Wednesday, August 12, 2009

Looking Through The Slats

Yes, Virginia, I do remember looking through the slats, or bars, of my crib. But I never saw Santa Claus.

One of my dear friends and readers, BZ at The Mosquitoes Buzz, asked me, after my Meme post recalling the horrific clown doll that gave me phobias, if I could truly remember looking at it through my crib slats. The answer is, “Yes.” The answer why though is, “I'm clueless.” But detailed, strong memory is as much a part of me as this computer chair which has now grown attached to my posterior.

For example, if you're as old as I am (first of all, be gentle with yourself and then rush to the doctor for a check up - there’s probably something wrong with you) you may recall a contraption like this from the late 1950's (old people use the word "contraption" a lot):

Car Seat 1950's

I found this photo on the internet. It’s not me or my mother. We weren’t nearly this photogenic or pink. But the chair the baby is in gives you the idea. It was the early car seat. It put the baby right up front and in the middle of all the action. We babies were front and center in case anything crashed into the windshield. We had a birds-eye view. Babies hate to miss anything. And mom could be dutifully distracted looking at baby, like this mother, instead of actually driving the car. Which greatly increased the chances of items crashing through the windshield.

My little seat was equipped with a steering wheel. It was the beginning of my power madness. I was sure it was me, I TELL YOU IT WAS ME!, driving the car. But at the same time, I had a distinct memory of having a horse’s head mounted where the steering wheel was, with a little rein that I could hold and make my dandy automobile giddyap and go. So, which memory was right?

Both felt right and I was comfortable, if confused, in my resolve. It didn’t make sense but that has rarely influenced my opinions. My mother insisted I never had any such seat and was zonko. But every dog has its day and mine was coming, even if it had fleas.

Disclaimer:

The next few paragraphs involve depressing facts. Feel free to skip to the upshot at the end.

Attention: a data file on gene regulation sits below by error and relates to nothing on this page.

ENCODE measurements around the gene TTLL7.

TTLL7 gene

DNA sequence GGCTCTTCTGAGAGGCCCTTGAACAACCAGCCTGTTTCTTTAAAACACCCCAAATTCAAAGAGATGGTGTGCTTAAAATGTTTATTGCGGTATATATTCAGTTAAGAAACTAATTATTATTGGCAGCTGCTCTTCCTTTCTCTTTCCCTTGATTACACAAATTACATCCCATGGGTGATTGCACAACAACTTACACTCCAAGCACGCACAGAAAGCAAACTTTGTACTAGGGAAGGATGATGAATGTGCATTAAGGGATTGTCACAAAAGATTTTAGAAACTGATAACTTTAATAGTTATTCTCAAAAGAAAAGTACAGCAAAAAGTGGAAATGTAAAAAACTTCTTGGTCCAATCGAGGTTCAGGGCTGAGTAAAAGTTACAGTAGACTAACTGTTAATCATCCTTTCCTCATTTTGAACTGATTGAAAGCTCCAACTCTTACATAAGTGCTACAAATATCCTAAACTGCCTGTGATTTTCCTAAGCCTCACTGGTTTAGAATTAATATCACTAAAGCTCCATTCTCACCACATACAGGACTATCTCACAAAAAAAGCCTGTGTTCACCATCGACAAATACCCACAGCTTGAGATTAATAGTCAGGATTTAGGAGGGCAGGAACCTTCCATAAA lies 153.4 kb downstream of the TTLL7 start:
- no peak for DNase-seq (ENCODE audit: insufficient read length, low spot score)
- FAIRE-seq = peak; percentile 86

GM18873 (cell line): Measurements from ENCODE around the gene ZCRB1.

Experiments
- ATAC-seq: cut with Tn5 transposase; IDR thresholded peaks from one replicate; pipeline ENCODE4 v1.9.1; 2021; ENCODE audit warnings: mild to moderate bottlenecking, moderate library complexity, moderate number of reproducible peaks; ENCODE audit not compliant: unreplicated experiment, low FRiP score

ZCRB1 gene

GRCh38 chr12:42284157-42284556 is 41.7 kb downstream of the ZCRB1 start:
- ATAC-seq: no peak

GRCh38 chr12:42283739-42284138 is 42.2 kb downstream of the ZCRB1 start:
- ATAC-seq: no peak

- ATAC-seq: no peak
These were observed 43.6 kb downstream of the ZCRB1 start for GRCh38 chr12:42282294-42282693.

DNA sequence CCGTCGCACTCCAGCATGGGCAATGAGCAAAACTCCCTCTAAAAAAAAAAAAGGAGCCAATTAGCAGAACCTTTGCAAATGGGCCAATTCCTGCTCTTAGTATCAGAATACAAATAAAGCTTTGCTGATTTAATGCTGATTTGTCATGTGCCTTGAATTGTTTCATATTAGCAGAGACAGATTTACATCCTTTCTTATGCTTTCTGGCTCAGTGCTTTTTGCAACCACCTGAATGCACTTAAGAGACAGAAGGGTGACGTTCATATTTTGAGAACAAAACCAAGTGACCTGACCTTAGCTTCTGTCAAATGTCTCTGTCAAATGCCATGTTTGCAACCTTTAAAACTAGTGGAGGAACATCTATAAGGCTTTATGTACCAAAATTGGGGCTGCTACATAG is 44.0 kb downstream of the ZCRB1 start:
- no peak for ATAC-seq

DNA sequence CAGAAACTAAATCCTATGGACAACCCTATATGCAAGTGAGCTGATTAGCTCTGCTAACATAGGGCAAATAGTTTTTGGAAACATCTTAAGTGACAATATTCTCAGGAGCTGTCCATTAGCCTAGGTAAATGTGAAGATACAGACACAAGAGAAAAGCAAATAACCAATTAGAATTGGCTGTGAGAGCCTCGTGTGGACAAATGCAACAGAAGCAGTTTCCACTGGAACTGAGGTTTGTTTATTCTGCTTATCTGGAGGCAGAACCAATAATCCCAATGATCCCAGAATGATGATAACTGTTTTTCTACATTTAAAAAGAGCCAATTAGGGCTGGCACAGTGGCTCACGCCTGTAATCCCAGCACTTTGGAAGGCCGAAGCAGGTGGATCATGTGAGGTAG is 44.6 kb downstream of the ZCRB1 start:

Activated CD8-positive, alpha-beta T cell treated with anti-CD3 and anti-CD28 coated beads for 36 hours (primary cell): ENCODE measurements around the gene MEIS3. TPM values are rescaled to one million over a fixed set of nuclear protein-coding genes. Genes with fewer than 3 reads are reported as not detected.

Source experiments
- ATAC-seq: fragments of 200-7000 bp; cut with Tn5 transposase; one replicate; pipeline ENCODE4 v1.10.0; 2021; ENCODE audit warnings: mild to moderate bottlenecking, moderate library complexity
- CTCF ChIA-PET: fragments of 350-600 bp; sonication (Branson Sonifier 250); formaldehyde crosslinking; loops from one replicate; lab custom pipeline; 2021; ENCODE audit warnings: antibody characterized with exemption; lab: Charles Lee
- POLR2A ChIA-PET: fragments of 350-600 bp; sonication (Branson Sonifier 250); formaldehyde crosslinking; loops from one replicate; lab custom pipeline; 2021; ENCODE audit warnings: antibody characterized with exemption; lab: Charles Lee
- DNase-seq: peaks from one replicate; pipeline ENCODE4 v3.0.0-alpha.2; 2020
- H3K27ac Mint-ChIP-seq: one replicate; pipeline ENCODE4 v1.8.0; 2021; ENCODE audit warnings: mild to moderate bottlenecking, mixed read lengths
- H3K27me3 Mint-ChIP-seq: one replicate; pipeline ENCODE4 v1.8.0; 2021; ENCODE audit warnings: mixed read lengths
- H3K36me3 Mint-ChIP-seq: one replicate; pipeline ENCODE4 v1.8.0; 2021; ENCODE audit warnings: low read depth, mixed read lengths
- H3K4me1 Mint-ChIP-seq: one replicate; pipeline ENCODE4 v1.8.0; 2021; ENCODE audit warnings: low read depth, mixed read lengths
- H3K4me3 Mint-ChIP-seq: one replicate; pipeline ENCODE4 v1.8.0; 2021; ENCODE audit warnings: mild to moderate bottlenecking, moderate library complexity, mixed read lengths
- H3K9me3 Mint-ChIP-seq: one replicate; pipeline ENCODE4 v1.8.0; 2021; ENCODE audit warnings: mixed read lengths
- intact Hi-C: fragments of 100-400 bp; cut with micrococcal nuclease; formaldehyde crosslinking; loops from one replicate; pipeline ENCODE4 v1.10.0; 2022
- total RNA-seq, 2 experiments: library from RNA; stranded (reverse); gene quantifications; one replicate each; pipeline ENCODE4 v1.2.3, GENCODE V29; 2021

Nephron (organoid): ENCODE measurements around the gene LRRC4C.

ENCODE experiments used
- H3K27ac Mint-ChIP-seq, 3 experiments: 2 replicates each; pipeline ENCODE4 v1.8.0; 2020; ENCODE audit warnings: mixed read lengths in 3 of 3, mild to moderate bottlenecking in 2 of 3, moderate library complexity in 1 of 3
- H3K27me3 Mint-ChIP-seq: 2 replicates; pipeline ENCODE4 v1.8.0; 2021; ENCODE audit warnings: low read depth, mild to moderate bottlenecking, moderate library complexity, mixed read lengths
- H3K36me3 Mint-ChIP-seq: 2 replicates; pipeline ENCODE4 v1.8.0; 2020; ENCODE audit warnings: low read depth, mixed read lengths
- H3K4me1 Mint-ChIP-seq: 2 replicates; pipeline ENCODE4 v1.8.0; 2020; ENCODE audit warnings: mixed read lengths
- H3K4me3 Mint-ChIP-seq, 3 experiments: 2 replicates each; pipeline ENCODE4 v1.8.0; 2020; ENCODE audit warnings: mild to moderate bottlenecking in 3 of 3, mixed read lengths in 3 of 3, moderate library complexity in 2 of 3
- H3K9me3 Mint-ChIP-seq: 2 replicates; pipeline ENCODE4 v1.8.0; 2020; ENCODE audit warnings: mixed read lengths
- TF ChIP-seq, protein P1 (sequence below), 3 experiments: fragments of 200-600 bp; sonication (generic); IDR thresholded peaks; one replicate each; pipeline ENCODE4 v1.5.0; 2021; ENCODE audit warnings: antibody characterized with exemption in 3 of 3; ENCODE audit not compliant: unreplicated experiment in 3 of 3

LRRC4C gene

In a prior post, I mentioned being given up for adoption or placed in foster care, depending on who’s telling the story. How that came to be was a tragic turn of events. My mother and father married very young and both came from highly defective backgrounds, though vastly different. (Dysfunctional just doesn’t quite cover it.) Neither brought emotional health or stability into the relationship, but my father brought a level of anger and volatility right out of a Steven King novel. One Sunday afternoon he took us all for a ride in the hills and severely beat my mother. (He was known to beat the kids, too, but she was the target this day.) He broke her jaw and knocked out several teeth. She had a violently ill reaction – what other kind of reaction could you have? – as my brother and sister endured the trauma of watching from the car. I have no idea what I saw. This is one memory gone to me and I’m grateful. Somehow, my mother’s sickness snapped him out of his raging fury and he took her to the hospital where they wired her jaw shut so it could heal. The doctor told him it was jail or therapy. He chose therapy. He went once.

But my mother grew terrified at his menacing and began to stay awake not sure what he might do. She had already found him once with a pillow over my face when I was crying. She began to fear for all our safety. And in those days of sleeplessness and injury, she began to unravel. Shortly thereafter, she was admitted to the hospital for five months. (I remember a trip to see her once. I dream about it sometimes. Everything is huge – the elevator, the doors, the halls.) And being the father of the year that he was, he didn’t want any of us. His parents agreed to take my brother and sister, though they weren’t thrilled with getting my sister. She had been sickly and was the scapegoat of the family. And they weren’t willing to add the work and effort a baby would bring.